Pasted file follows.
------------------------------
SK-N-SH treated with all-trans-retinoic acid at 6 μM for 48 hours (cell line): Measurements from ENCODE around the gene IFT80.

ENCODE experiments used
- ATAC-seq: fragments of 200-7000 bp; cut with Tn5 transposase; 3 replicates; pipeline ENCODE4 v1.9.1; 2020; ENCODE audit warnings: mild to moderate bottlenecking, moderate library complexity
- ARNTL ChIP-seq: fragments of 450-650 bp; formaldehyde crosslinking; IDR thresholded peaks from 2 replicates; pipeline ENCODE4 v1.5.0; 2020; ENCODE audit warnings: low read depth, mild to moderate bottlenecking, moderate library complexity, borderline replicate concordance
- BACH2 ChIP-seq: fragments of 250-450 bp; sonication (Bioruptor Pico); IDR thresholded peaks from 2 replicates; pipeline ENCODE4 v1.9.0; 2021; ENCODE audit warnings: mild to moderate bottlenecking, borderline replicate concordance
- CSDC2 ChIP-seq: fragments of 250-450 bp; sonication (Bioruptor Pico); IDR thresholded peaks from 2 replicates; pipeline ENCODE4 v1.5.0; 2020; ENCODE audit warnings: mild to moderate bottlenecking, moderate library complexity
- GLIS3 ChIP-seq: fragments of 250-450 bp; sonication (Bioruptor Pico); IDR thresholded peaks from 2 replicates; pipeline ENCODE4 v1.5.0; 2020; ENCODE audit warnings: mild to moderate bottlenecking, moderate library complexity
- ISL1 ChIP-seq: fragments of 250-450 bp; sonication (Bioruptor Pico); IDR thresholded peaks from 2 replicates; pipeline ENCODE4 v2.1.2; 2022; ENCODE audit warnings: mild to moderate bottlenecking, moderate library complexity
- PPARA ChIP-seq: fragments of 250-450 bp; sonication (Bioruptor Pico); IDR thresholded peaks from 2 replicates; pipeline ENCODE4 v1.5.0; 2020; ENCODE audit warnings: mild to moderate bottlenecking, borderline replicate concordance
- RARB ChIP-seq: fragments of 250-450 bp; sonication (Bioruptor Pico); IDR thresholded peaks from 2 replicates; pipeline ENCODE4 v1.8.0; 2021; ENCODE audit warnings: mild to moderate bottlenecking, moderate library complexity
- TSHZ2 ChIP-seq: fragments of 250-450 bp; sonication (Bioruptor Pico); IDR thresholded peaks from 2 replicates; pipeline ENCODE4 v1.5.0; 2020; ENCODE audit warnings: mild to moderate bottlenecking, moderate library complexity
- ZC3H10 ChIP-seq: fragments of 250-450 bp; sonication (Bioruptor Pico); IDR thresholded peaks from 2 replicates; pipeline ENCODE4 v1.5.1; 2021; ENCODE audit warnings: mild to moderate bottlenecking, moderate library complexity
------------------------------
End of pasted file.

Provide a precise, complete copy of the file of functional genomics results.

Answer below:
SK-N-SH treated with all-trans-retinoic acid at 6 μM for 48 hours (cell line): Measurements from ENCODE around the gene IFT80.

ENCODE experiments used
- ATAC-seq: fragments of 200-7000 bp; cut with Tn5 transposase; 3 replicates; pipeline ENCODE4 v1.9.1; 2020; ENCODE audit warnings: mild to moderate bottlenecking, moderate library complexity
- ARNTL ChIP-seq: fragments of 450-650 bp; formaldehyde crosslinking; IDR thresholded peaks from 2 replicates; pipeline ENCODE4 v1.5.0; 2020; ENCODE audit warnings: low read depth, mild to moderate bottlenecking, moderate library complexity, borderline replicate concordance
- BACH2 ChIP-seq: fragments of 250-450 bp; sonication (Bioruptor Pico); IDR thresholded peaks from 2 replicates; pipeline ENCODE4 v1.9.0; 2021; ENCODE audit warnings: mild to moderate bottlenecking, borderline replicate concordance
- CSDC2 ChIP-seq: fragments of 250-450 bp; sonication (Bioruptor Pico); IDR thresholded peaks from 2 replicates; pipeline ENCODE4 v1.5.0; 2020; ENCODE audit warnings: mild to moderate bottlenecking, moderate library complexity
- GLIS3 ChIP-seq: fragments of 250-450 bp; sonication (Bioruptor Pico); IDR thresholded peaks from 2 replicates; pipeline ENCODE4 v1.5.0; 2020; ENCODE audit warnings: mild to moderate bottlenecking, moderate library complexity
- ISL1 ChIP-seq: fragments of 250-450 bp; sonication (Bioruptor Pico); IDR thresholded peaks from 2 replicates; pipeline ENCODE4 v2.1.2; 2022; ENCODE audit warnings: mild to moderate bottlenecking, moderate library complexity
- PPARA ChIP-seq: fragments of 250-450 bp; sonication (Bioruptor Pico); IDR thresholded peaks from 2 replicates; pipeline ENCODE4 v1.5.0; 2020; ENCODE audit warnings: mild to moderate bottlenecking, borderline replicate concordance
- RARB ChIP-seq: fragments of 250-450 bp; sonication (Bioruptor Pico); IDR thresholded peaks from 2 replicates; pipeline ENCODE4 v1.8.0; 2021; ENCODE audit warnings: mild to moderate bottlenecking, moderate library complexity
- TSHZ2 ChIP-seq: fragments of 250-450 bp; sonication (Bioruptor Pico); IDR thresholded peaks from 2 replicates; pipeline ENCODE4 v1.5.0; 2020; ENCODE audit warnings: mild to moderate bottlenecking, moderate library complexity
- ZC3H10 ChIP-seq: fragments of 250-450 bp; sonication (Bioruptor Pico); IDR thresholded peaks from 2 replicates; pipeline ENCODE4 v1.5.1; 2021; ENCODE audit warnings: mild to moderate bottlenecking, moderate library complexity